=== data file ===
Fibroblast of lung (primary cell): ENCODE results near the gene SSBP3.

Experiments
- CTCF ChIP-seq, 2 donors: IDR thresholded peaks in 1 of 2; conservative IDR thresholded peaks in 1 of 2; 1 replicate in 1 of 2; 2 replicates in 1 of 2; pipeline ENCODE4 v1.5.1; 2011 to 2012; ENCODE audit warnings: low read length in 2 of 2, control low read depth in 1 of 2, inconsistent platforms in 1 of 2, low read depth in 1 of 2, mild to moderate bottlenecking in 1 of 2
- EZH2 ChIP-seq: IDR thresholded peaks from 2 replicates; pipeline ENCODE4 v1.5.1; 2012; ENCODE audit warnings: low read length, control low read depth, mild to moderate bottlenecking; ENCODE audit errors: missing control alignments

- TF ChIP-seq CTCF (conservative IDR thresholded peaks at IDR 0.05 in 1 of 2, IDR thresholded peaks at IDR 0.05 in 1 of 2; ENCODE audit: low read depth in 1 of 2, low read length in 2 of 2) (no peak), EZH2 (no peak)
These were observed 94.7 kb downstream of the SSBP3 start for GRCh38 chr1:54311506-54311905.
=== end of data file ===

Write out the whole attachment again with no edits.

Fibroblast of lung (primary cell): ENCODE results near the gene SSBP3.

Experiments
- CTCF ChIP-seq, 2 donors: IDR thresholded peaks in 1 of 2; conservative IDR thresholded peaks in 1 of 2; 1 replicate in 1 of 2; 2 replicates in 1 of 2; pipeline ENCODE4 v1.5.1; 2011 to 2012; ENCODE audit warnings: low read length in 2 of 2, control low read depth in 1 of 2, inconsistent platforms in 1 of 2, low read depth in 1 of 2, mild to moderate bottlenecking in 1 of 2
- EZH2 ChIP-seq: IDR thresholded peaks from 2 replicates; pipeline ENCODE4 v1.5.1; 2012; ENCODE audit warnings: low read length, control low read depth, mild to moderate bottlenecking; ENCODE audit errors: missing control alignments

- TF ChIP-seq CTCF (conservative IDR thresholded peaks at IDR 0.05 in 1 of 2, IDR thresholded peaks at IDR 0.05 in 1 of 2; ENCODE audit: low read depth in 1 of 2, low read length in 2 of 2) (no peak), EZH2 (no peak)
These were observed 94.7 kb downstream of the SSBP3 start for GRCh38 chr1:54311506-54311905.